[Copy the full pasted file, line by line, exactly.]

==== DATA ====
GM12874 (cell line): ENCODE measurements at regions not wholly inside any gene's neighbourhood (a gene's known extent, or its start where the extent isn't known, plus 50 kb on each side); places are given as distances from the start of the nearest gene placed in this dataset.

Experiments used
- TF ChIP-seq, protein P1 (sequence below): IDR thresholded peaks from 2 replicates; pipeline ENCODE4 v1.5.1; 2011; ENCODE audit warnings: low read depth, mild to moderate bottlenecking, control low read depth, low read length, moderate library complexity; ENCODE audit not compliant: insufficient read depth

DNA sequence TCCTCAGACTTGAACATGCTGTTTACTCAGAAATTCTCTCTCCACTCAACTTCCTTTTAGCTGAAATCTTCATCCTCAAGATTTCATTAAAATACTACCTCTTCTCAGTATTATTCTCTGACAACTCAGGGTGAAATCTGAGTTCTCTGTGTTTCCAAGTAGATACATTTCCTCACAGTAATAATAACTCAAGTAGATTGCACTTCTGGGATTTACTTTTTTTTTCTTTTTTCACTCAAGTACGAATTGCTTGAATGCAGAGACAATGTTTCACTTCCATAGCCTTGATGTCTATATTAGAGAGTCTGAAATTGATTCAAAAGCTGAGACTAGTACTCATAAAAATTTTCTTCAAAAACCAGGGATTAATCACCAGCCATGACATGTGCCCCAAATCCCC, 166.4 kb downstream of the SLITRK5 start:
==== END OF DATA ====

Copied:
GM12874 (cell line): ENCODE measurements at regions not wholly inside any gene's neighbourhood (a gene's known extent, or its start where the extent isn't known, plus 50 kb on each side); places are given as distances from the start of the nearest gene placed in this dataset.

Experiments used
- TF ChIP-seq, protein P1 (sequence below): IDR thresholded peaks from 2 replicates; pipeline ENCODE4 v1.5.1; 2011; ENCODE audit warnings: low read depth, mild to moderate bottlenecking, control low read depth, low read length, moderate library complexity; ENCODE audit not compliant: insufficient read depth

DNA sequence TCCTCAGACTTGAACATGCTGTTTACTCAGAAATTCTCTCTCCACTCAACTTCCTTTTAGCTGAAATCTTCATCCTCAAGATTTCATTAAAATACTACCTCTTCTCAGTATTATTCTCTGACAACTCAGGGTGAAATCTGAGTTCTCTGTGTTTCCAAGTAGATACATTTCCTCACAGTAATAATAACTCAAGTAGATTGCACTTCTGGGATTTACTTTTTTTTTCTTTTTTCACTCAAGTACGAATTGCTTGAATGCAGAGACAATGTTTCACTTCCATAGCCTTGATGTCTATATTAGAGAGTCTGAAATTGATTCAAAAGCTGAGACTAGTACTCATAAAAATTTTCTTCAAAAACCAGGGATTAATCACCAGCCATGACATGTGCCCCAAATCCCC, 166.4 kb downstream of the SLITRK5 start: